Unfortunately the timing of the CurrentTV editorial, published yesterday at 6:30 p.m. PST, came in the aftermath of the PRC Foreign Ministry’s press briefing in Beijing, so no Chinese officials have had to comment thus far.

In fact, Chinese media, which would be on this story like, well, flies on s*** if they thought it would serve their purpose, is studiously ignoring the Ling/Lee divulgence.  Instead, China is mending its fences with the DPRK, since North Korea’s foreign minister is landing in Beijing (funny how the timing worked out here) and the two countries need to figure out how, among other things, to play the Japan card.   A cute story about North Korean liberalization of the advertising/food service sector is included in the latest Huanqiu, and overall things are pretty sweet right now.

The linked story to Huanqiu Shibao is interesting, however, because North Korea does get slammed for other reasons in the comment section and North Korean foreign minister described as a “white-eyed wolf” and a cunning “dog” who “relies on the United States”.  Say what you will about the rhetoric, but by God! this is shocking stuff — reader comments online, directly on the official newspaper website, appended to the article.  Fortunately in the egalitarian and democratic paradise of ambition that is the USA, we all believe the same thing, so we don’t need the chance to comment directly on sobbing and self-serving editorials in the LA Times or the occasional NY Times story that is unrelated to the Middle East or the stock market.  So suck on it, ChiCom dictators!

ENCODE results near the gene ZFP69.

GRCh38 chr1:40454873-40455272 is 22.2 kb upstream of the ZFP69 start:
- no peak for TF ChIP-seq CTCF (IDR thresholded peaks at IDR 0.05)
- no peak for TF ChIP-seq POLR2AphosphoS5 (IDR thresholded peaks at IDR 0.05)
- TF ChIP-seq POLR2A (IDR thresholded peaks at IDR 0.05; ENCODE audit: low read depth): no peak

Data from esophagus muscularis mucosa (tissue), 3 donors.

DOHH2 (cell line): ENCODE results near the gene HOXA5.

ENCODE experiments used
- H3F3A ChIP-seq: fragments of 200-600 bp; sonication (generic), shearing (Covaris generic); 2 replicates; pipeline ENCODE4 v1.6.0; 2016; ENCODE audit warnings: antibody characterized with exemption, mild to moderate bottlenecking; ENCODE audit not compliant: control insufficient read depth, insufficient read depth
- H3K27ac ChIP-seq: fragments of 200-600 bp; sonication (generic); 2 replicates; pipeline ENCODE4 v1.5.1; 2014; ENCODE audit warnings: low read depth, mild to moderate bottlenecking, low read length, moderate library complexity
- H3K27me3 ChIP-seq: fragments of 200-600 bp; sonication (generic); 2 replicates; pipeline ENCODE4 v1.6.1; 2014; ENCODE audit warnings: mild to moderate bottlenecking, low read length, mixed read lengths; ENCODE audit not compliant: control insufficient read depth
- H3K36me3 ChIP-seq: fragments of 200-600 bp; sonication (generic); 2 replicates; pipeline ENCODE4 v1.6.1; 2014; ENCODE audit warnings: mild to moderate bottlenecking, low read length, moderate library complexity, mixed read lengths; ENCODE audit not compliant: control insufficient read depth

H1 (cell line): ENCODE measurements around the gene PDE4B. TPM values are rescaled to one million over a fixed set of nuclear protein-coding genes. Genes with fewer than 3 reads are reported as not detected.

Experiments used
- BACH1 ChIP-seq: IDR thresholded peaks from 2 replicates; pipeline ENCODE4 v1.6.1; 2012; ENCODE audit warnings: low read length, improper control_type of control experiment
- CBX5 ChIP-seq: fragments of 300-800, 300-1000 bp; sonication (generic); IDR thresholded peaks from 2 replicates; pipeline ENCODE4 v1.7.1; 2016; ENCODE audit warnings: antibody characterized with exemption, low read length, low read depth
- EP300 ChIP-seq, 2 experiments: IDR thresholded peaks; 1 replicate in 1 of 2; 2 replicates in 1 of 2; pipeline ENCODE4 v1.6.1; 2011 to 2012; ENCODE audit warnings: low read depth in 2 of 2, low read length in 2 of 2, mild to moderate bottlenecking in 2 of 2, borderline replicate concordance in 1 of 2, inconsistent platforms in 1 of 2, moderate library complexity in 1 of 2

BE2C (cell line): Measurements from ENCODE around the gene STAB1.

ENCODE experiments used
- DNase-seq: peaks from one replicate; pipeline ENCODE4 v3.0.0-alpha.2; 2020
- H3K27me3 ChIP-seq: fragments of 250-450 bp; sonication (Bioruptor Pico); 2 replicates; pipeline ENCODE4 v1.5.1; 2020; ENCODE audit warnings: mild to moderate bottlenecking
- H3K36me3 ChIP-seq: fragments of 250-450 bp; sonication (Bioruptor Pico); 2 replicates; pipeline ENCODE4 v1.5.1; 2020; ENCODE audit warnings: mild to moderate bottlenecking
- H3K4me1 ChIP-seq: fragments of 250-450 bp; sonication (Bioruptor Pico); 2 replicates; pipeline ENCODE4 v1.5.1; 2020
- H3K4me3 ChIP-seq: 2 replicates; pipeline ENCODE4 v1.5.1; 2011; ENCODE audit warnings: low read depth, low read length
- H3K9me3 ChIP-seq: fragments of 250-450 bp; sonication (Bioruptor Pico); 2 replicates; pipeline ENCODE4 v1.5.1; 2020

The CurrentTV reporters were arrested, according to the North Korean reports, in Onsung-ri, which means Onsung district, in North Hamgyong province.  Although no one in the media has bothered to do so (probably because they don’t read KCNA or understand basic Korean), one can quickly run the place name through the search function on the Daily NK website.

One finds a great deal of information about Onsung city, usually that executions have been taking place there.

The bottom line is that we should be careful with our evidence, there is more to know, and we also have to take care not to miss the much larger aspects of the Chinese-North Korean relations at work here.

Note: One particularly active blog commenter, using the pseudonym “Spelunker,” has not been to the place in question but has provided a wealth of data about the site of the arrest.  His entries on the One Free Korea and Liberate Laura blogs could be followed by any media person or student if they were so inclined.

Upper Reaches of the Yalu near Changbaishan, a North Korean, perhaps a border guard, has chopped down a tree to facilitate crossing.  Photo by Adam Cathcart, July 2009.

Upper Reaches of the Yalu near Changbaishan, a North Korean, perhaps a border guard, has chopped down a tree to facilitate crossing. Photo by Adam Cathcart, July 2009.